Secular changes in Cenozoic arc magmatism recorded by trends in forearc-basin sandstone composition, Cook Inlet, southern Alaska
Kenneth P. Helmold, Marwan A. Wartes, Robert J. Gillis, David L. LePain, Trystan M. Herriott, Richard G. Stanley, Michael D. Wilson, "Secular changes in Cenozoic arc magmatism recorded by trends in forearc-basin sandstone composition, Cook Inlet, southern Alaska", Tectonics, Sedimentary Basins, and Provenance: A Celebration of the Career of William R. Dickinson, Raymond V. Ingersoll, Timothy F. Lawton, Stephan A. Graham
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A robust set of modal composition data (238 samples) for Eocene to Pliocene sandstone from the Cook Inlet forearc basin of southern Alaska reveals strong temporal trends in composition, particularly in the abundance of volcanic lithic grains. Field and petrographic point-count data from the northwestern side of the basin indicate that the middle Eocene West Foreland Formation was strongly influenced by nearby volcanic activity. The middle Eocene to lower Miocene Hemlock Conglomerate and Oligocene to middle Miocene Tyonek Formation have a more mature quartzose composition with limited volcanic input. The middle to upper Miocene Beluga Formation includes abundant argillaceous sedimentary lithic grains and records an upward increase in volcanogenic material. The up-section increase in volcanic detritus continues into the upper Miocene to Pliocene Sterling Formation.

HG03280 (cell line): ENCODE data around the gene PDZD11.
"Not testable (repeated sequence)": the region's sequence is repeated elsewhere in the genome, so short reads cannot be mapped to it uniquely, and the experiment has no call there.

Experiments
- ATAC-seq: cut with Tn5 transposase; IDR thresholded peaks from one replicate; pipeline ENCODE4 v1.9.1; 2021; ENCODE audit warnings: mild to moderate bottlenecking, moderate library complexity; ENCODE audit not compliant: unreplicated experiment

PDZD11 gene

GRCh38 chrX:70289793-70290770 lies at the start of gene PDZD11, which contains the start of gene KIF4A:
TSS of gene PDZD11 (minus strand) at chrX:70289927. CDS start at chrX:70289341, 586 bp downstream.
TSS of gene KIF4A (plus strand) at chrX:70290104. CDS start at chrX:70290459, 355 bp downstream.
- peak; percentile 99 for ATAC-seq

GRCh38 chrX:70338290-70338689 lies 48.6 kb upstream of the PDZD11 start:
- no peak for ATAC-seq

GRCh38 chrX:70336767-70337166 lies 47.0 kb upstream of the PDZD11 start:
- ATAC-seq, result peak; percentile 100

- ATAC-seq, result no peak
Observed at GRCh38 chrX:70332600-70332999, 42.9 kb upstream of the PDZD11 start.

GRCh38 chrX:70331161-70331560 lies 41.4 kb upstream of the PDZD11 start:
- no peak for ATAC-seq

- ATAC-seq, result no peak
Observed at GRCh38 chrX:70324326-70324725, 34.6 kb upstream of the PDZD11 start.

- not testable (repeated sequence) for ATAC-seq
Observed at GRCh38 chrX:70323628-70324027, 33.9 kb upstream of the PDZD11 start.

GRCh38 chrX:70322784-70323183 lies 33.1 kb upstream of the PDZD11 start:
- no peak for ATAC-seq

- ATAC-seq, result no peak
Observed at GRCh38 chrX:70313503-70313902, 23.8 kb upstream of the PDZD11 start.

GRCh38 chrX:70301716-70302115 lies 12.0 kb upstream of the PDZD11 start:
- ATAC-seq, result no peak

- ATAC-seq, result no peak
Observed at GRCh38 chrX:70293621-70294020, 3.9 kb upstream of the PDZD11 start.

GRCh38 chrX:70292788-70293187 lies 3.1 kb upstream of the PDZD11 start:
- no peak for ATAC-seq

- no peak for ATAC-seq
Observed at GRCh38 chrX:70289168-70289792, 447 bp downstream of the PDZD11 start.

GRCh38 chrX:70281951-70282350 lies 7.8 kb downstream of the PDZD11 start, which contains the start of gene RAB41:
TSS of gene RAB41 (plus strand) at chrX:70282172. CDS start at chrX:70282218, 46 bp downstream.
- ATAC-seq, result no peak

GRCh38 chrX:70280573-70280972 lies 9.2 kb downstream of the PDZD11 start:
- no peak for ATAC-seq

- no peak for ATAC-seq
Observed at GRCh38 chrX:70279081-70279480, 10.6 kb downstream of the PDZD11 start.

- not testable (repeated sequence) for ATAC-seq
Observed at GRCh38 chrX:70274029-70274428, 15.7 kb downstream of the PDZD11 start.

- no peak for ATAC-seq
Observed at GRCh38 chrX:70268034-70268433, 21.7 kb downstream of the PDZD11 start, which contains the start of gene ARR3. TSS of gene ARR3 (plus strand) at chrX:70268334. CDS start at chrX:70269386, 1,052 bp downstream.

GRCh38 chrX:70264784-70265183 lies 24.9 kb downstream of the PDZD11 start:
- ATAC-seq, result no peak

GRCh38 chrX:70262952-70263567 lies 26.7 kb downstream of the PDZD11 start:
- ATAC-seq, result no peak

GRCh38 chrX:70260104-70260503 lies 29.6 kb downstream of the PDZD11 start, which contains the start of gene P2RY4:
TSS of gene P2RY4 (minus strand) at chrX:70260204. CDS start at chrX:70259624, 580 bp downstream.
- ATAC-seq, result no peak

These first-order observations are interpreted to primarily reflect the waxing and waning of nearby arc magmatism. Available U-Pb detrital zircon geochronologic data indicate a dramatic reduction in zircon abundance during the early Eocene, and again during the Oligocene to Miocene, suggesting the arc was nearly dormant during these intervals. The reduced arc flux may record events such as subduction of slab windows or material that resisted subduction. The earlier hiatus in volcanism began ca. 56 Ma and coincided with a widely accepted model of ridge subduction beneath south-central Alaska. The later hiatus (ca. 25–8 Ma) coincided with insertion of the leading edge of the Yakutat terrane beneath the North American continental margin, resulting in an Oligocene to Miocene episode of flat-slab subduction that extended farther to the southwest than the modern seismically imaged flat-slab region. The younger tectonic event coincided with development of some of the best petroleum reservoirs in Cook Inlet.